“Praying for a Movement in the Light: On the Cultural Hutch on American Grassroots Music”

I was thinkin’ on a tune, but now I can’t remember it. Anyway, it’s verified by the Jesus and Mary Chain song where it’s like, “People die in empty rooms / But we do not need this god almighty gloom.” Maybe it was “Time,” where he’s like “Desperation is the English way.”
Anyway, “Spanish Bombs” by The Clash, “Sugar Spun Sister” by The Stone Roses, “In a Hole” by The Jesus and Mary Chain. Look at the guys who wrote these songs — they’re SCRAWNY, they’re DORKY! No great pop songs like this come from America, other than the west coast. Are we to believe, then, that these melodic strands simply don’t exist in Yankee young men? Hardly.
Take the sh**hole town I live in now. Everywhere you go it’s either cover bands or Irish music. Basically, there’s no pop zeitgeist in the U.S., and there maybe never has been. When Bob Dylan came along, that was folk, and then it turned to phallic butt rock real quick. The best pop band is The New Pornographers, and they’re Canadian, and then maybe The Decemberists but after that probably Wolf Parade, another Canadian act. Anyway, I give the west coast mad props, because Beirut and The Shins are also from out there, as well as Green Day, who mimic The Beatles but have enough fun doing it so as to put the haters to shame. Just listen to their last huge single “Oh, Love,” but don’t clench your cornhole too tight, you might strain something, because it takes a lot of effort to avoid enjoying this one.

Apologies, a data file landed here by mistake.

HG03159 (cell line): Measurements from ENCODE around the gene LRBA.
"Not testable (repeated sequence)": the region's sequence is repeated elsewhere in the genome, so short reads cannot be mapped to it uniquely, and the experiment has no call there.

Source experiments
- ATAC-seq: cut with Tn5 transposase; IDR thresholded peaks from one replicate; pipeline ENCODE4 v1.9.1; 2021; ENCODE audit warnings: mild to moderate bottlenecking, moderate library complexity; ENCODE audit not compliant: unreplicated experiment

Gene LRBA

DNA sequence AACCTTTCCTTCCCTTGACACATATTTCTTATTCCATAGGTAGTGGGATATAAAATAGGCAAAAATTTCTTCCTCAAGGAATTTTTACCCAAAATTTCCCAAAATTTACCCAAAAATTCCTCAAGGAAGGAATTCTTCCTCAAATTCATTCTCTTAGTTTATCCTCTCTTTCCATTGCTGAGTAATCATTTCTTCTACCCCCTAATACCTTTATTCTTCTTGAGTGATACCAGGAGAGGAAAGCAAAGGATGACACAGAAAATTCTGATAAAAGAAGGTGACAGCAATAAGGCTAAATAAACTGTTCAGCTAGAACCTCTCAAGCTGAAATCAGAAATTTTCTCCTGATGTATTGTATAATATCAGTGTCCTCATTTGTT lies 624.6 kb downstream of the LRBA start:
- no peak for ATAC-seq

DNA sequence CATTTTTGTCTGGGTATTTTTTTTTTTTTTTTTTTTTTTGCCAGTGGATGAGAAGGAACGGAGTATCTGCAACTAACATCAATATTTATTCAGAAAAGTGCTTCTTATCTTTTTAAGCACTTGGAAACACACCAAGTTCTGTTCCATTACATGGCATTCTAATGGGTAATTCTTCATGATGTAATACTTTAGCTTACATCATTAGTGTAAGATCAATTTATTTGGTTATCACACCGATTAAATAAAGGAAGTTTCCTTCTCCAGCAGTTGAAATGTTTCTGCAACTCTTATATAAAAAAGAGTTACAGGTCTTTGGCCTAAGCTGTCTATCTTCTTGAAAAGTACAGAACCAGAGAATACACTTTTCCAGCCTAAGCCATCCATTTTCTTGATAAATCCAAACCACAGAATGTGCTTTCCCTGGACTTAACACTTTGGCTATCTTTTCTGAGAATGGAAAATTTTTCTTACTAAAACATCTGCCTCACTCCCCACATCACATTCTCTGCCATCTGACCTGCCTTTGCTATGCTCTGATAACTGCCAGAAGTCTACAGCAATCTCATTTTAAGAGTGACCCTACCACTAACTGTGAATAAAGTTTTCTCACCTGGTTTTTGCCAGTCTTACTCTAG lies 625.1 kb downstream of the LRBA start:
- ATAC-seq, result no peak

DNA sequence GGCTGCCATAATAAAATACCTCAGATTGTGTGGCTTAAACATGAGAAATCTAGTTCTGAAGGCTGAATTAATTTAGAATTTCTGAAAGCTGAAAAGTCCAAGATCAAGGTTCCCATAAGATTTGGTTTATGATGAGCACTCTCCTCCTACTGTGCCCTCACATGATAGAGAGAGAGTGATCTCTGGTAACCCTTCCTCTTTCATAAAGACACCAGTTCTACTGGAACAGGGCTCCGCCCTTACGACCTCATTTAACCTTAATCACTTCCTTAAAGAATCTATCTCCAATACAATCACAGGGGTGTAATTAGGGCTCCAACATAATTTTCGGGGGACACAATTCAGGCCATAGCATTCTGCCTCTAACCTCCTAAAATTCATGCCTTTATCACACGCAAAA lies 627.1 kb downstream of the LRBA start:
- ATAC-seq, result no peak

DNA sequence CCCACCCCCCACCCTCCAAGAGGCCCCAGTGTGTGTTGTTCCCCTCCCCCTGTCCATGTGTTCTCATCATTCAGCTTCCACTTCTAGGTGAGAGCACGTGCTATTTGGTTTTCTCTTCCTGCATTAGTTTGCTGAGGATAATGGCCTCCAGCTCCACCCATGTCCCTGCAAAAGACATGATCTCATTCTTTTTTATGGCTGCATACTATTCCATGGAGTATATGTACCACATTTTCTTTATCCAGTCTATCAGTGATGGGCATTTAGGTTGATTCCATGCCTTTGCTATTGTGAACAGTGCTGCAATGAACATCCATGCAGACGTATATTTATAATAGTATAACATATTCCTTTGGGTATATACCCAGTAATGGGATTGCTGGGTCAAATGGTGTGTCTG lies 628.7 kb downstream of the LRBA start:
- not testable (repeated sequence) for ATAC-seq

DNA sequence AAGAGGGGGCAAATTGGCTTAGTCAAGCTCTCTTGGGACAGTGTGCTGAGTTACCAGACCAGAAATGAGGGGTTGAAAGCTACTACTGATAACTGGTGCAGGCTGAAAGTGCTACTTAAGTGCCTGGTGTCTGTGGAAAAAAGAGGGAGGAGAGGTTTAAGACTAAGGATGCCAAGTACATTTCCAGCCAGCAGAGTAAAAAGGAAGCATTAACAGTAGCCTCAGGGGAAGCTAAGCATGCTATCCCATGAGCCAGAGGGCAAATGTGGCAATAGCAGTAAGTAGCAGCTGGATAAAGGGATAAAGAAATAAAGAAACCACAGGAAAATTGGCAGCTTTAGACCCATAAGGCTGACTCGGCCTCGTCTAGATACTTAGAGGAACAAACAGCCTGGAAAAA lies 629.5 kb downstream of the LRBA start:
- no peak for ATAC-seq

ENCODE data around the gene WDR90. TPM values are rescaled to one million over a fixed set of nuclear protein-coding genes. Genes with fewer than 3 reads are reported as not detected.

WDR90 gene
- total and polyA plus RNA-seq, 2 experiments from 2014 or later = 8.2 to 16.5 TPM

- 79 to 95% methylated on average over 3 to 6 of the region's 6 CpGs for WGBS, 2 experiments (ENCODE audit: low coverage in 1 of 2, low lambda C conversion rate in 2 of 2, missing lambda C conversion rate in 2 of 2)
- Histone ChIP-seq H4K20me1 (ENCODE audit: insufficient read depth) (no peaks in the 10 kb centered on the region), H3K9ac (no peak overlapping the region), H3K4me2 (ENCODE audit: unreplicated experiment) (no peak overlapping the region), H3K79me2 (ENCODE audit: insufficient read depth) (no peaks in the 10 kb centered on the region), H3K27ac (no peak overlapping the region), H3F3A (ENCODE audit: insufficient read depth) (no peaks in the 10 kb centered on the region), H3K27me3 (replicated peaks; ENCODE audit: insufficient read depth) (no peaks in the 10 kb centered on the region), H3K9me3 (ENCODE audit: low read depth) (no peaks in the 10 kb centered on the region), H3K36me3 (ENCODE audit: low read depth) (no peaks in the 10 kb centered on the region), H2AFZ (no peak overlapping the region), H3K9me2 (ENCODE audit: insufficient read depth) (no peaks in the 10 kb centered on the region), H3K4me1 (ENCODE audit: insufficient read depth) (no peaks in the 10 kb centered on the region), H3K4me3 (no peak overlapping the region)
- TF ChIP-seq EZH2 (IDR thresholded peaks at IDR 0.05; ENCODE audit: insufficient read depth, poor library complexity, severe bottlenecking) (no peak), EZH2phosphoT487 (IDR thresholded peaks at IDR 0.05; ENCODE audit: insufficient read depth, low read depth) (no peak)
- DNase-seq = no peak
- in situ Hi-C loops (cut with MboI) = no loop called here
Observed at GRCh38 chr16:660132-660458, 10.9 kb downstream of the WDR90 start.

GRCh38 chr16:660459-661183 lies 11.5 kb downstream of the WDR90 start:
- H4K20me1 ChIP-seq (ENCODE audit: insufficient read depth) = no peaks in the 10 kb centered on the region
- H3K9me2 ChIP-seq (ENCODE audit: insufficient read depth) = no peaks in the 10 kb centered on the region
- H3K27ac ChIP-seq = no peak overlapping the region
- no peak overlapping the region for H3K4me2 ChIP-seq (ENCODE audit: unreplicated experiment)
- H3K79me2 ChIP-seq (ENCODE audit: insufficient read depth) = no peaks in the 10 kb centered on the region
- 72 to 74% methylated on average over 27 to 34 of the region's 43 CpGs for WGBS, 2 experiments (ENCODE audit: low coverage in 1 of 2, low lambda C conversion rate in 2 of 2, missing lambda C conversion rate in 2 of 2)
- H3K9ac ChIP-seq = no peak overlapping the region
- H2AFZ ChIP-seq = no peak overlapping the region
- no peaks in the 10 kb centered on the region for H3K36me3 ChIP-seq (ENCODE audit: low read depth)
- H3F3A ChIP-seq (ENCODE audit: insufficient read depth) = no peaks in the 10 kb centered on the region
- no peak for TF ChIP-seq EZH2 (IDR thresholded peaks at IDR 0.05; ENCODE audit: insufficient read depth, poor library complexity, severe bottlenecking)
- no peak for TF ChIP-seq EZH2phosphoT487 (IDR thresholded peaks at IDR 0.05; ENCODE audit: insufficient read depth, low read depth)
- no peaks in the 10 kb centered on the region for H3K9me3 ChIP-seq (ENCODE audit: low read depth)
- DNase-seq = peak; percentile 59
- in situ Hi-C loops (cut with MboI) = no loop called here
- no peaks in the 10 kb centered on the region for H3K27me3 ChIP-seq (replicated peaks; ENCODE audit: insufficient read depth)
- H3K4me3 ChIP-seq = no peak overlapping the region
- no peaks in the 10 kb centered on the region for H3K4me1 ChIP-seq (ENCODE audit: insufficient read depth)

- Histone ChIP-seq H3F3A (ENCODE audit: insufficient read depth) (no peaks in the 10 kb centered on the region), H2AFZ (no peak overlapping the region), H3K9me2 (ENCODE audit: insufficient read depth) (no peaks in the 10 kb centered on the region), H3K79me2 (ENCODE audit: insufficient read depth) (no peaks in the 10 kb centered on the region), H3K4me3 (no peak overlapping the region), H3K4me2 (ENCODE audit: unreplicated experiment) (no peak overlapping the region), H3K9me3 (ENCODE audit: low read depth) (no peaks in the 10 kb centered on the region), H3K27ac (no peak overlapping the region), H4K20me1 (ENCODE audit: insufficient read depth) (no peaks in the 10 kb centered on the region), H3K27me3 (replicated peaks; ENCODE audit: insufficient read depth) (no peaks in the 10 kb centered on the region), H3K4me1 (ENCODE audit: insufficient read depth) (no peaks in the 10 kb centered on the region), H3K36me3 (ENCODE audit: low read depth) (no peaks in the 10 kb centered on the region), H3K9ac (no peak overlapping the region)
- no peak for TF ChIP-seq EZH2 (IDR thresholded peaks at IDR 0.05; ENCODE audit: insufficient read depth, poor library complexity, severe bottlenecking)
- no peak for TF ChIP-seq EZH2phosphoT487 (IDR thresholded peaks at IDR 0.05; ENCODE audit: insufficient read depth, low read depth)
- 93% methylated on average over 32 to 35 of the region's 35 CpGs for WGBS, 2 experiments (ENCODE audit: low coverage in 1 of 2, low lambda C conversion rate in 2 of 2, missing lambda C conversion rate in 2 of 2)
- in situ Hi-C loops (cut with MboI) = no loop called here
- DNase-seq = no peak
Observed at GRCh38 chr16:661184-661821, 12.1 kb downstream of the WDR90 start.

Smashing Pumpkins. How many bitter, hoity-toity stiffs can hate one single band? Let’s pile them up. And the poignant thing is, as is documented in the Exile in Guyville DVD, it started locally, with people yelling “Rock star!”
Basically, if you want to be a successful pop act in the States, you have to be prepared to lose all your friends. Which Kurt Cobain did. Proceed at your own risk.
Incidentally, many British bands that become great start out with names that are mind-bogglingly corny; for instance Robert Plant and John Bonham were in the Band of Joy, and I wish I could remember it offhand, but both The Beatles and David Bowie sprung from very, um, un-homophobic names. Green Day, the west-coasters, started as the Sweet Children.
A few years ago I went to a Breeders show amidst perfect-looking, emotionless people, and got the feeling that the music, to them, was a custom, rather than a passion, whereas with these British bands, the uninhibited aspect of nomenclature definitely gives you the idea that, even at the start, it’s a passion. But maybe it’s just more needed over there. Anyway, do us all a favor, next time you’re poring over prospective band names, quipping that “There’s gonna be a lotta poon-tang flyin’ around,” or saying “It’s important not to suck” (I’ve actually witnessed all of these things firsthand), change your direction and take up video games, which are a science. Leave the music to the visionaries.

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